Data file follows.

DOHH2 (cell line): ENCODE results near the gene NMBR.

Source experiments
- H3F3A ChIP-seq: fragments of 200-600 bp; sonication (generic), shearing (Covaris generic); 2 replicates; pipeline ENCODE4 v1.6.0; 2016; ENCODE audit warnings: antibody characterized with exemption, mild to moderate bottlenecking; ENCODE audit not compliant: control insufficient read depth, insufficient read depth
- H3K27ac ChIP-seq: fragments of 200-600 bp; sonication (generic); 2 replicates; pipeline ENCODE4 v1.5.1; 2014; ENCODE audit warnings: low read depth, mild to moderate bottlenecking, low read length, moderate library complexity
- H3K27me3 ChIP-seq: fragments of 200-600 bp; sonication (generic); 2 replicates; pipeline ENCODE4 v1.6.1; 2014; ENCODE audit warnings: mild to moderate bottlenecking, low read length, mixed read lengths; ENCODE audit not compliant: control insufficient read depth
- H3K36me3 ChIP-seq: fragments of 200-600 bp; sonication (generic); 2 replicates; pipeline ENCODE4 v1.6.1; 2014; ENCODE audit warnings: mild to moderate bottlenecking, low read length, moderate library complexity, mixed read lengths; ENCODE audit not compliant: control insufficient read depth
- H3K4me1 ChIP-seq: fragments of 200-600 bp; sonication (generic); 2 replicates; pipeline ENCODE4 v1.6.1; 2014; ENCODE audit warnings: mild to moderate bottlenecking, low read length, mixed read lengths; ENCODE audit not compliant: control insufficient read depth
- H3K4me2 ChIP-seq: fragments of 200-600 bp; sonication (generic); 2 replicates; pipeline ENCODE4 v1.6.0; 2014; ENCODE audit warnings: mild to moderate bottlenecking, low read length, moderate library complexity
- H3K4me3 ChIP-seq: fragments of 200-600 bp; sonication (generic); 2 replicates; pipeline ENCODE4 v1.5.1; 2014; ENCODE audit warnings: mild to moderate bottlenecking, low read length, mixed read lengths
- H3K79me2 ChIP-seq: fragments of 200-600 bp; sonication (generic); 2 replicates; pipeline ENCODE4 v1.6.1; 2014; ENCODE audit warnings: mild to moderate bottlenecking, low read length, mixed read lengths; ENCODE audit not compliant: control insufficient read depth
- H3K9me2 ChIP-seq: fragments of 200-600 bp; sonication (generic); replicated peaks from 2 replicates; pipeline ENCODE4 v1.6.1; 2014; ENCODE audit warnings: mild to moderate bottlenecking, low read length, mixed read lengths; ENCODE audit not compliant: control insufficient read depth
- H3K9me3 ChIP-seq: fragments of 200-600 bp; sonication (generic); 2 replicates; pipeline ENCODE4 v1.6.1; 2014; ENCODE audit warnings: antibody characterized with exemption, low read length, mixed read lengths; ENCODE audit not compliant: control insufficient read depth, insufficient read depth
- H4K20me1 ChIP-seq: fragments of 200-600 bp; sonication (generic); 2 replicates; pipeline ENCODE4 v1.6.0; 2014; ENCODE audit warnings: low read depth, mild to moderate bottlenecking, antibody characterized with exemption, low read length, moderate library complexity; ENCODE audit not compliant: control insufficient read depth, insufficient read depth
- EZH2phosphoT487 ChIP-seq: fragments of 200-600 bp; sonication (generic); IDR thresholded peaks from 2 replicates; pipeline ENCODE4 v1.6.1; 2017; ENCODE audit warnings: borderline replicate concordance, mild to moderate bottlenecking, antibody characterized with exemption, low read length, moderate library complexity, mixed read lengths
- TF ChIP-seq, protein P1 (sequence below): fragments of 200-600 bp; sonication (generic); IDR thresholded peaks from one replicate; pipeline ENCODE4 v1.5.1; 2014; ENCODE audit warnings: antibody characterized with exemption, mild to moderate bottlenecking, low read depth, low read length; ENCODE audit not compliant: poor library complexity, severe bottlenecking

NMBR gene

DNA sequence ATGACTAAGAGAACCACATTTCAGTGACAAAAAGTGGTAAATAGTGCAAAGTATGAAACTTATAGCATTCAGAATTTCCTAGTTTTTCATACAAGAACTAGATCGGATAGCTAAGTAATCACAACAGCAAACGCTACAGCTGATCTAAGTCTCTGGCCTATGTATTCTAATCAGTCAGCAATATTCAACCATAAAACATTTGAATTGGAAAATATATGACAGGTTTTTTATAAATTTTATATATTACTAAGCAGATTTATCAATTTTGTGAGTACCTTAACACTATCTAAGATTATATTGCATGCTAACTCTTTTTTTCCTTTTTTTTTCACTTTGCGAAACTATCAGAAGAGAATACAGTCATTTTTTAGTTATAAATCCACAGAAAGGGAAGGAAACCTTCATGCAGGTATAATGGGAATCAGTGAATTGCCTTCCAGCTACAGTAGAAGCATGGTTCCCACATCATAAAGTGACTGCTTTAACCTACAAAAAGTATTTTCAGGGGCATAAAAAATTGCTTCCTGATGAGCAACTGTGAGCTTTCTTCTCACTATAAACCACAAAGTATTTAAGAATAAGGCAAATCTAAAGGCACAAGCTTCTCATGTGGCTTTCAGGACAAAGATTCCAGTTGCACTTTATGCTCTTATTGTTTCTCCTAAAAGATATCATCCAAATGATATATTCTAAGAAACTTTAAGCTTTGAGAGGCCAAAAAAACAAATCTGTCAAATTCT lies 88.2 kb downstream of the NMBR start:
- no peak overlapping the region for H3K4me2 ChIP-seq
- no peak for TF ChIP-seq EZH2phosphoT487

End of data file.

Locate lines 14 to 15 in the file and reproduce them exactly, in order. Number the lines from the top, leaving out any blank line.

- EZH2phosphoT487 ChIP-seq: fragments of 200-600 bp; sonication (generic); IDR thresholded peaks from 2 replicates; pipeline ENCODE4 v1.6.1; 2017; ENCODE audit warnings: borderline replicate concordance, mild to moderate bottlenecking, antibody characterized with exemption, low read length, moderate library complexity, mixed read lengths
- TF ChIP-seq, protein P1 (sequence below): fragments of 200-600 bp; sonication (generic); IDR thresholded peaks from one replicate; pipeline ENCODE4 v1.5.1; 2014; ENCODE audit warnings: antibody characterized with exemption, mild to moderate bottlenecking, low read depth, low read length; ENCODE audit not compliant: poor library complexity, severe bottlenecking